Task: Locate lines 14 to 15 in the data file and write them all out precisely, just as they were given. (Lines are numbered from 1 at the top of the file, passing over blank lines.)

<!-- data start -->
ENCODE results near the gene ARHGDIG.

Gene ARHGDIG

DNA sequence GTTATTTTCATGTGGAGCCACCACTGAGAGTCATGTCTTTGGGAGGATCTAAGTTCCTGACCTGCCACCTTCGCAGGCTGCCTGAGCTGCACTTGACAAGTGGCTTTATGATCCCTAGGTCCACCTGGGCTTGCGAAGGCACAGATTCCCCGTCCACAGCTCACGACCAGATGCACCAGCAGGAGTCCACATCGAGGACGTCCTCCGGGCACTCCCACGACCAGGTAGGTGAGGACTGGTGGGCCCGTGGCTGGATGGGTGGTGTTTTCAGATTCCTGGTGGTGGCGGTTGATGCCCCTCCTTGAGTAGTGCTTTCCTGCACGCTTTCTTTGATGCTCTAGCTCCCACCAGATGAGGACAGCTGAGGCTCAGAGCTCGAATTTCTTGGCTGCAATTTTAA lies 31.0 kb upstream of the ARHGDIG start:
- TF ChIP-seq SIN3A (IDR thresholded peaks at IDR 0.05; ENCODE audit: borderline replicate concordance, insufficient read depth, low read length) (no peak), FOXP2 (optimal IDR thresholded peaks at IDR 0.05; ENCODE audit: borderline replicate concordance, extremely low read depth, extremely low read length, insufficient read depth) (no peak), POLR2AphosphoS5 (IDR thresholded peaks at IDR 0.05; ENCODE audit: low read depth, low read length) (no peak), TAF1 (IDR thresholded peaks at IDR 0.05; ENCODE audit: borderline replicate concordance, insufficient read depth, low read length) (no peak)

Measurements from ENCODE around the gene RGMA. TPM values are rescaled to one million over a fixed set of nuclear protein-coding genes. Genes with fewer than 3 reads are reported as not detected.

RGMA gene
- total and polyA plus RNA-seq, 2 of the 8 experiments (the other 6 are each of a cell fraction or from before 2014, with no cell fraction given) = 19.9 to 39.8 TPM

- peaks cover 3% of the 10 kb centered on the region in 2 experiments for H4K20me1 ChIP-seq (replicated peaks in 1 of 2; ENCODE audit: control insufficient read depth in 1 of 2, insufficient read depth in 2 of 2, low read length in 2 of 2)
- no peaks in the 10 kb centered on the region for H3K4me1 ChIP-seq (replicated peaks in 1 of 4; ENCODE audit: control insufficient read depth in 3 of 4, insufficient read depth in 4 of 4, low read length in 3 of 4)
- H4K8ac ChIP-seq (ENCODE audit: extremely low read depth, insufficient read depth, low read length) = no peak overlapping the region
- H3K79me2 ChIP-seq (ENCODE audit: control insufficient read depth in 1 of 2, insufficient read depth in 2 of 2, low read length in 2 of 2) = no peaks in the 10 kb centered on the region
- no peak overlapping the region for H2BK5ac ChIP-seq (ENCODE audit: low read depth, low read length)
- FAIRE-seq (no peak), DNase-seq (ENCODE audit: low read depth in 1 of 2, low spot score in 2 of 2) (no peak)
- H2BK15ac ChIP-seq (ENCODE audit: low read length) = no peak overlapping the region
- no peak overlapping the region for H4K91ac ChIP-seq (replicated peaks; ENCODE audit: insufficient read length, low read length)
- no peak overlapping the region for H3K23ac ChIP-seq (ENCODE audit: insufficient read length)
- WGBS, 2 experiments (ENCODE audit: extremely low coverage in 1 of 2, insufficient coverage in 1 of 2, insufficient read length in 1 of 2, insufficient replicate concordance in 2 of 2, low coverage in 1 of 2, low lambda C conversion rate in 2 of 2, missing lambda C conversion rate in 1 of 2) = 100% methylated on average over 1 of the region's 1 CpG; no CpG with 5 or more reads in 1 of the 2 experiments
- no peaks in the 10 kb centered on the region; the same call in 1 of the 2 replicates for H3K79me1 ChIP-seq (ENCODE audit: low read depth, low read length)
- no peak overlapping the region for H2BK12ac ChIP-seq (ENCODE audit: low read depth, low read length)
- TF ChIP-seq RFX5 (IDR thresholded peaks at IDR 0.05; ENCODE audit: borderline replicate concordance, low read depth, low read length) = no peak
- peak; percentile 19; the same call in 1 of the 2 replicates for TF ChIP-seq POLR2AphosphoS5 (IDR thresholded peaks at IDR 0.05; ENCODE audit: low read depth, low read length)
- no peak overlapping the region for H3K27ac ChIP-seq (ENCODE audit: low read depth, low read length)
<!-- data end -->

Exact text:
- H2BK15ac ChIP-seq (ENCODE audit: low read length) = no peak overlapping the region
- no peak overlapping the region for H4K91ac ChIP-seq (replicated peaks; ENCODE audit: insufficient read length, low read length)